Is Your Horse Ready for the Heat?

Is Your Horse Ready for the Heat?

Summer is here, and that means longer days and hotter weather. Many horse owners have plans to compete, trail ride, drive, or seek other athletic endeavors with their horses. The summer heat and humidity, however, can place high demands on our horses’ thermoregulatory system.

Your horse’s thermoregulatory mechanisms

Horses cool themselves by sweating, which causes evaporative heat loss. In hot weather, a working horse can lose 2-4 gallons of sweat per hour. When the humidity is high, that sweat does not evaporate, and horses can’t cool themselves efficiently.

Steps to keep your horse cool:

  1. Provide adequate shade and ventilation.
  2. Avoid working horses when combined temperature and relative humidity value exceeds 150.
  3. Provide plenty of cool water. Clean water buckets and troughs frequently as blue green algae is more likely to form in hotter temperatures. Don’t rely solely on ponds or slow moving streams for water as fatal blue green algae can form easily in hot conditions.
  4. Provide free choice salt (loose is better than a block).
  5. Don’t work your horse beyond his/her fitness level.
  6. Ensure your horse sheds their hair coat out well. If not, he/she may have equine Cushing’s syndrome. This condition is treatable by medications. You may also need to clip your horse’s hair coat to prevent overheating.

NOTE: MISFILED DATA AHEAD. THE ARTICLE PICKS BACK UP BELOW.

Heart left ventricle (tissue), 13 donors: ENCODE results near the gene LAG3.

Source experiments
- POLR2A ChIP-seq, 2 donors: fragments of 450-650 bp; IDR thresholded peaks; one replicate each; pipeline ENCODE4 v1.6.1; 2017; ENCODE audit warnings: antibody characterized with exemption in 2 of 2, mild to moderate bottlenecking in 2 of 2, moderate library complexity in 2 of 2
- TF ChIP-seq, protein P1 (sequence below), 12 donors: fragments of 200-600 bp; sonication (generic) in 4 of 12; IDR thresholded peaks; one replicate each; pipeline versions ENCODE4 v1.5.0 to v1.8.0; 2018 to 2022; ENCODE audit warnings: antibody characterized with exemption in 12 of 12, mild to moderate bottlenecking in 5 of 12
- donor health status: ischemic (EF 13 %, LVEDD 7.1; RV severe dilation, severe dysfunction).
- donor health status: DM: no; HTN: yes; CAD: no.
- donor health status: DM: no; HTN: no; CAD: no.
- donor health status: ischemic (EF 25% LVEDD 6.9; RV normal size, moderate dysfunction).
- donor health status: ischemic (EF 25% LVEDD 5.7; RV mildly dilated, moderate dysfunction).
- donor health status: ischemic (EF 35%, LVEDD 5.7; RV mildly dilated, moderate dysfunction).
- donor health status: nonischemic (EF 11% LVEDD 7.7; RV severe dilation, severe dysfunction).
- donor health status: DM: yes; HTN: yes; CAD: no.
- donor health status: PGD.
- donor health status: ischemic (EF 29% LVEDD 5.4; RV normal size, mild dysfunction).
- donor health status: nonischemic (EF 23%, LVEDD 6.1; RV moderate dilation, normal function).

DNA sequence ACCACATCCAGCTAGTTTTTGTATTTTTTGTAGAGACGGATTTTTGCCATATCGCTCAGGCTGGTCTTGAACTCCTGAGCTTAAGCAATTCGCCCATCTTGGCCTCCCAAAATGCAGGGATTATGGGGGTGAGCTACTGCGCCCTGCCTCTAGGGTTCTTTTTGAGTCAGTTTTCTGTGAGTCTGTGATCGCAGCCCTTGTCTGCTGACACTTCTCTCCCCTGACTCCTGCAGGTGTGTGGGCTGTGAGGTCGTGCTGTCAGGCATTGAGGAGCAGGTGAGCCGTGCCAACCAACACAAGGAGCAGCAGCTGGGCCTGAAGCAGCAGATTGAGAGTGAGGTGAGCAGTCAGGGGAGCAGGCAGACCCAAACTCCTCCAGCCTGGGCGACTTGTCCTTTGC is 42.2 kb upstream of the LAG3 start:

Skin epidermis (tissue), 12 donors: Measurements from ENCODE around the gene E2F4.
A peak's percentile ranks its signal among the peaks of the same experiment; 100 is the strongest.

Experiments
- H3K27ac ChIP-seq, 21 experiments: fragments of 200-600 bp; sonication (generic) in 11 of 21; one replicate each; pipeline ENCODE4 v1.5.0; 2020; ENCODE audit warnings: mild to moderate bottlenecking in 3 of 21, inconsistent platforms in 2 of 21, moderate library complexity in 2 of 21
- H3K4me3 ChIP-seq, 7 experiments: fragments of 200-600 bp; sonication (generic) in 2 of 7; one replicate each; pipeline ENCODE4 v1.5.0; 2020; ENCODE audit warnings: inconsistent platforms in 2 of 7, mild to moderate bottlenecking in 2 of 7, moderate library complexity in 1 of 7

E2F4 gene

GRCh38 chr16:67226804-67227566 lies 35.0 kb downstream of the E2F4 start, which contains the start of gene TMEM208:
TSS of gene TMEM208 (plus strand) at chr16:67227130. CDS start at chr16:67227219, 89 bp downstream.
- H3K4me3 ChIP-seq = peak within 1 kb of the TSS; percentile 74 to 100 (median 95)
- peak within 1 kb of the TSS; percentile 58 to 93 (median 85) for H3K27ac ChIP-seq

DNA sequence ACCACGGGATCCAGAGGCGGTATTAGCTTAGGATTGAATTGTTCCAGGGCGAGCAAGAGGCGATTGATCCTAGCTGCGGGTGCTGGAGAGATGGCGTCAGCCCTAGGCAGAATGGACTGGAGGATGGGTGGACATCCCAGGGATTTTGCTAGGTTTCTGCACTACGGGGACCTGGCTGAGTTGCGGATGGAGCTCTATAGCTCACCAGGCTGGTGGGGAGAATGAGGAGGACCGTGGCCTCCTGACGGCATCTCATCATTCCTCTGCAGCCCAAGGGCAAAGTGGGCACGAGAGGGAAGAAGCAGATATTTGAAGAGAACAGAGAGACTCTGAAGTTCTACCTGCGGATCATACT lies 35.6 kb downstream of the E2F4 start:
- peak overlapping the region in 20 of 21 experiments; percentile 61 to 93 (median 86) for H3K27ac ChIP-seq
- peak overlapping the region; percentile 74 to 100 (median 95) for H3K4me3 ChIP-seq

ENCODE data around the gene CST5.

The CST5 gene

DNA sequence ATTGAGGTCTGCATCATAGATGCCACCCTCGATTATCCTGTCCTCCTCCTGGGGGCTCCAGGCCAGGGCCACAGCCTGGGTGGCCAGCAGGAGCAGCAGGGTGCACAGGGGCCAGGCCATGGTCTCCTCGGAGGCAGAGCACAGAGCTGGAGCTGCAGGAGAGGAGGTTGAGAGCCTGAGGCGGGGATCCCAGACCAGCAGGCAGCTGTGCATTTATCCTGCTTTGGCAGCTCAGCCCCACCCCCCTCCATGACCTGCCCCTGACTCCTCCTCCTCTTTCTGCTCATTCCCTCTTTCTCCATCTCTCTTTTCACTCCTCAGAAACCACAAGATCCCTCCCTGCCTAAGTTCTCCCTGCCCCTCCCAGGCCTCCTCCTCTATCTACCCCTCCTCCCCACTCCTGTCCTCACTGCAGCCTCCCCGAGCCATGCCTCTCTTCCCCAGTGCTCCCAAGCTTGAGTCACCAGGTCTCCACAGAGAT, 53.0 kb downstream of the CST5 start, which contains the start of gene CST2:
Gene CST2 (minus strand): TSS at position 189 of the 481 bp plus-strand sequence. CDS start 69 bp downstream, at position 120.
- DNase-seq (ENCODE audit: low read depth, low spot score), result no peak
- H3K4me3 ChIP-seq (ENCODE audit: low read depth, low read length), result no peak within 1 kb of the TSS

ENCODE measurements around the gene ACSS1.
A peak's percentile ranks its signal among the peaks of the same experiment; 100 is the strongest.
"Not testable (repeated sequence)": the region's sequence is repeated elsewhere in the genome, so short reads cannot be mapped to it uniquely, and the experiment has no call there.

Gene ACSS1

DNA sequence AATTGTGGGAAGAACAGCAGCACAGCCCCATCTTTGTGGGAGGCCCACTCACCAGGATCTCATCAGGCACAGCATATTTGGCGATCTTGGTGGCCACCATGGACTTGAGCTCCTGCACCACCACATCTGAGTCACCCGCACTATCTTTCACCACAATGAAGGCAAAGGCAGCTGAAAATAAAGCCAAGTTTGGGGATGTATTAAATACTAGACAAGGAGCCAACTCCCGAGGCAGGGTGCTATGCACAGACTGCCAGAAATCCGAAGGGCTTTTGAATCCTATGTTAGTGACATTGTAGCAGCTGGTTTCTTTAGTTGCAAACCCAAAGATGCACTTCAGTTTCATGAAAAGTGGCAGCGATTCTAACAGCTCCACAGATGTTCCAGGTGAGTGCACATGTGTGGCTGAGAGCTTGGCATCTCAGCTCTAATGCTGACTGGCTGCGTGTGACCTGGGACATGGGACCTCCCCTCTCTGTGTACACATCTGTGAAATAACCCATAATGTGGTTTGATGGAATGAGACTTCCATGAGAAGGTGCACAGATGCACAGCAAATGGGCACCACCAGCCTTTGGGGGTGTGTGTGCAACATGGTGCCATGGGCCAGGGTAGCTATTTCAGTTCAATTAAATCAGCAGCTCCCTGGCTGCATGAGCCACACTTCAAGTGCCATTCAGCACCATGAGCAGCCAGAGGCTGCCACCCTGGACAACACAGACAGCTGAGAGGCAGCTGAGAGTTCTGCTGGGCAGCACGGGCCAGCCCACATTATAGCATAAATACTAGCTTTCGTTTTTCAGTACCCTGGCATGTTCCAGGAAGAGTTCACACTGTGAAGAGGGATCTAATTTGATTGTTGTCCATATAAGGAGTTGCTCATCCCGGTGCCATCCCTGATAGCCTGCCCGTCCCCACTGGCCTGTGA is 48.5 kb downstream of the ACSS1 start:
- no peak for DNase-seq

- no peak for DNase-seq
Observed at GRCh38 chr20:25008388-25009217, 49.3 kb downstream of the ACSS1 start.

7. Provide oral electrolytes to horses that have been sweating excessively or who may have demands that cause them to sweat excessively.
  8. If you must, work horses in the cooler times of the day.
  9. Do not withhold water from a hot horse. Allow them a few swallows every few minutes to help them rehydrate.
  10. Monitor your horse for sweating. If you believe his/her sweating is inadequate, he/she may have anhidrosis (inability to sweat). Please consult our office if you are concerned your horse has this condition.

How to cool your horse:

A horse overheats when its temperature reaches 103°F. To cool an overheated horse, spray or sponge the horse with cool water and scrape off immediately. The heat from your horse is transferred to the water rather quickly. If it is not scraped off, it could act as an insulator and cause your horse to overheat. Areas where blood vessels are closer to the skin surface (ribs, head, and legs) are more responsive to cooling.

Heat stress:

A horse is suffering from heat stroke when their rectal temperature is 106°F or above. Signs of heat stress include rapid heart and respiratory rates that don’t improve within 20 minutes following the cessation of exercise, incoordination, distress whinnies, prolonged skin tent (4-10 seconds), incoordination, and collapse. Heat stroke/stress is an emergency. Call your veterinarian as he/she will likely need to administer intravenous fluids to restore fluid and electrolyte levels. Move your horse to a shaded, well-ventilated area. Apply cool water or ice water as described above to initiate cooling by evaporation. Fans can aid in the evaporation process.

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